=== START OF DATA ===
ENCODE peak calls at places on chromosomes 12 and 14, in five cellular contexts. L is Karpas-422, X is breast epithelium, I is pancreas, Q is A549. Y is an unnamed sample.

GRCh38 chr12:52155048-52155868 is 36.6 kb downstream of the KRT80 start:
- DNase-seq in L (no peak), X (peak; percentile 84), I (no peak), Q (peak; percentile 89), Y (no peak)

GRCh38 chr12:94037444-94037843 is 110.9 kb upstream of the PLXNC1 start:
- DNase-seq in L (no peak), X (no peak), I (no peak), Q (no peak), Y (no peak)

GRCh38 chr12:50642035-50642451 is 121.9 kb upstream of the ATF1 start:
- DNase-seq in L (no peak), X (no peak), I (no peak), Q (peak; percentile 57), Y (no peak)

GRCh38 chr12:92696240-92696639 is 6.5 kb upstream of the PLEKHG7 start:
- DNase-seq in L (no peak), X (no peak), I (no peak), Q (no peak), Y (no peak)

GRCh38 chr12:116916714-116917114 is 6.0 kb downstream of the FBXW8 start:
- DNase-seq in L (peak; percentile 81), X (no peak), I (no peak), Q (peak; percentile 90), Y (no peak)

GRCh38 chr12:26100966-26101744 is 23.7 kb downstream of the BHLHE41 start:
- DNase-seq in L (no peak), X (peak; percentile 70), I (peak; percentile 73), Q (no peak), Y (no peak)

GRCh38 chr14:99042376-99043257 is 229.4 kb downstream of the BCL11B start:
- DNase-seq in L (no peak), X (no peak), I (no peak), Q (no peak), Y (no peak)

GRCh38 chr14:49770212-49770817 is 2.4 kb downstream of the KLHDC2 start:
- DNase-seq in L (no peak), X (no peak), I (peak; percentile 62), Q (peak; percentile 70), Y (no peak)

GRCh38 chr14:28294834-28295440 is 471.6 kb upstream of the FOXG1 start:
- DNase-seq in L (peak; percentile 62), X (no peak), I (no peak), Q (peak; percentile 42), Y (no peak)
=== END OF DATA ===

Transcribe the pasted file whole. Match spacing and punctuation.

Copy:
ENCODE peak calls at places on chromosomes 12 and 14, in five cellular contexts. L is Karpas-422, X is breast epithelium, I is pancreas, Q is A549. Y is an unnamed sample.

GRCh38 chr12:52155048-52155868 is 36.6 kb downstream of the KRT80 start:
- DNase-seq in L (no peak), X (peak; percentile 84), I (no peak), Q (peak; percentile 89), Y (no peak)

GRCh38 chr12:94037444-94037843 is 110.9 kb upstream of the PLXNC1 start:
- DNase-seq in L (no peak), X (no peak), I (no peak), Q (no peak), Y (no peak)

GRCh38 chr12:50642035-50642451 is 121.9 kb upstream of the ATF1 start:
- DNase-seq in L (no peak), X (no peak), I (no peak), Q (peak; percentile 57), Y (no peak)

GRCh38 chr12:92696240-92696639 is 6.5 kb upstream of the PLEKHG7 start:
- DNase-seq in L (no peak), X (no peak), I (no peak), Q (no peak), Y (no peak)

GRCh38 chr12:116916714-116917114 is 6.0 kb downstream of the FBXW8 start:
- DNase-seq in L (peak; percentile 81), X (no peak), I (no peak), Q (peak; percentile 90), Y (no peak)

GRCh38 chr12:26100966-26101744 is 23.7 kb downstream of the BHLHE41 start:
- DNase-seq in L (no peak), X (peak; percentile 70), I (peak; percentile 73), Q (no peak), Y (no peak)

GRCh38 chr14:99042376-99043257 is 229.4 kb downstream of the BCL11B start:
- DNase-seq in L (no peak), X (no peak), I (no peak), Q (no peak), Y (no peak)

GRCh38 chr14:49770212-49770817 is 2.4 kb downstream of the KLHDC2 start:
- DNase-seq in L (no peak), X (no peak), I (peak; percentile 62), Q (peak; percentile 70), Y (no peak)

GRCh38 chr14:28294834-28295440 is 471.6 kb upstream of the FOXG1 start:
- DNase-seq in L (peak; percentile 62), X (no peak), I (no peak), Q (peak; percentile 42), Y (no peak)